The Evolution Of Loss

I just finished a book that I have somewhat mixed feelings about, I don’t want to name the book because what I’m going to discuss would kinda spoil it.  The thing that I enjoyed about the story is that towards the end the main character lost someone he/she loved and the novel followed him/her for a couple of years after that loss, and showed how he/she coped with it.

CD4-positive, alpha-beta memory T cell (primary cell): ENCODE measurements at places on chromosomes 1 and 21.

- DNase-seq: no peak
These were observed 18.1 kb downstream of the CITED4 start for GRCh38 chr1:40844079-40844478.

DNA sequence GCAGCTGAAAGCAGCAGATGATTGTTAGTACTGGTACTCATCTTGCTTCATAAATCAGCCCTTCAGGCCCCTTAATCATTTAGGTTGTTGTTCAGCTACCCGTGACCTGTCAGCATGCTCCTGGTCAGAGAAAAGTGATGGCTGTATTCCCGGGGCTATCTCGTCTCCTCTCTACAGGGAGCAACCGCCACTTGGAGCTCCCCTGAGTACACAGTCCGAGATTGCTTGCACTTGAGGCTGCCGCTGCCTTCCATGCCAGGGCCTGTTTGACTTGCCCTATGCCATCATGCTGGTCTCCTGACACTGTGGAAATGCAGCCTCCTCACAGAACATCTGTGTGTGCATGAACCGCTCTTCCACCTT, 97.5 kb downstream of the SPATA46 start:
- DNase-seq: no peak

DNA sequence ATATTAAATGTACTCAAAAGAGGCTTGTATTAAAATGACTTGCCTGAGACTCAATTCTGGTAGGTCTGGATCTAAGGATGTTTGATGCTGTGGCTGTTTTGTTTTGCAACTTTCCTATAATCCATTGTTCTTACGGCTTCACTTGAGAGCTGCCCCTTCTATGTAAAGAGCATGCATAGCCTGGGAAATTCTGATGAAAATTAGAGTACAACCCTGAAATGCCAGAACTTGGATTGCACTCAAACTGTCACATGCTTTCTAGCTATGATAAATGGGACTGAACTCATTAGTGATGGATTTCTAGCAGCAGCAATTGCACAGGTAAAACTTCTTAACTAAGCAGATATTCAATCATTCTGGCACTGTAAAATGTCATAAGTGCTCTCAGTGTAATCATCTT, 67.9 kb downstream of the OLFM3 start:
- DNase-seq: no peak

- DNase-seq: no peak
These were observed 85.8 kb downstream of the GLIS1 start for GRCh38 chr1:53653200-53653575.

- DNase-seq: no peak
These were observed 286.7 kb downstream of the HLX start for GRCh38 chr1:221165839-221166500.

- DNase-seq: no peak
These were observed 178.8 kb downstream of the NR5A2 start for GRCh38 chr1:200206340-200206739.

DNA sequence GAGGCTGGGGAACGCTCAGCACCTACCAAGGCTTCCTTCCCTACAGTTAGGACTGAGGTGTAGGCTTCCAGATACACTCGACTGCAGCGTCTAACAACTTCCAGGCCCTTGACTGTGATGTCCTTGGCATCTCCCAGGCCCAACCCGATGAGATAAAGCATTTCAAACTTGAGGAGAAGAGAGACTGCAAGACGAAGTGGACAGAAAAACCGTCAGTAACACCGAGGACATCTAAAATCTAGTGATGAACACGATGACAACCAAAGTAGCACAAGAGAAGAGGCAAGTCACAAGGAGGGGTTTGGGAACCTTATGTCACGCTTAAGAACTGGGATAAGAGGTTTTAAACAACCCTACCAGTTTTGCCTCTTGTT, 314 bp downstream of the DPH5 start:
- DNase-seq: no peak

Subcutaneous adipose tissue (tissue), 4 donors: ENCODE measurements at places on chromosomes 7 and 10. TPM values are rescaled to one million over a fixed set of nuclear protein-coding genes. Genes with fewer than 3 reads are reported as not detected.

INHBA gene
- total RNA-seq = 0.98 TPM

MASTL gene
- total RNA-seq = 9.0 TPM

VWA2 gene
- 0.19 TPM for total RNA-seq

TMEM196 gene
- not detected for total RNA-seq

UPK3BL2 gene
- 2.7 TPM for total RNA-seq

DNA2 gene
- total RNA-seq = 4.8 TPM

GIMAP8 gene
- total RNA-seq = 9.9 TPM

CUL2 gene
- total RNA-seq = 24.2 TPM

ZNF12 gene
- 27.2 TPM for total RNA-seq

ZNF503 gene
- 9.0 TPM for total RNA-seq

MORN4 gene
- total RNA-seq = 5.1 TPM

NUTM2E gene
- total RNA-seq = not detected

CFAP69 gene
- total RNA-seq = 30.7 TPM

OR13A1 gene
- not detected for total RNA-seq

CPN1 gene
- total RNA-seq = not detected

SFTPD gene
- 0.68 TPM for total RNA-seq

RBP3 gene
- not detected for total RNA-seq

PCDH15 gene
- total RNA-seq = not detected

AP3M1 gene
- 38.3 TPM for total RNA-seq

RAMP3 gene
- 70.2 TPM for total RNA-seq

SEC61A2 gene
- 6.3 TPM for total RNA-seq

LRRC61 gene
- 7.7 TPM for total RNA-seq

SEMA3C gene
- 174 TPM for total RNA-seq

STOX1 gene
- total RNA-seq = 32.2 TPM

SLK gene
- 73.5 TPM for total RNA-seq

Now unfortunately I have lost a few individuals in my life that I love deeply and was very close to.  Even if you haven’t ever lost someone close to you I am sure you have watched a movie that shows the immediate aftermath when someone dies.  Everyone sad, hugs given out, support shown, crying ensues, etc, etc.  Now the thing that is not always touched on is what it is like the months and years following that loss.  In my case there was an accident where I lost two family members and the initial struggle was simply trying to wrap my brain around what had happened, then the chaos of setting up the funeral.  Skip to 5 years later and I have learned how to live my life while at the same time appreciating what those individuals meant to me.  In movies you usually see the 1st part and then it skips ahead to the last part, but I think the most difficult part was the stuff in between.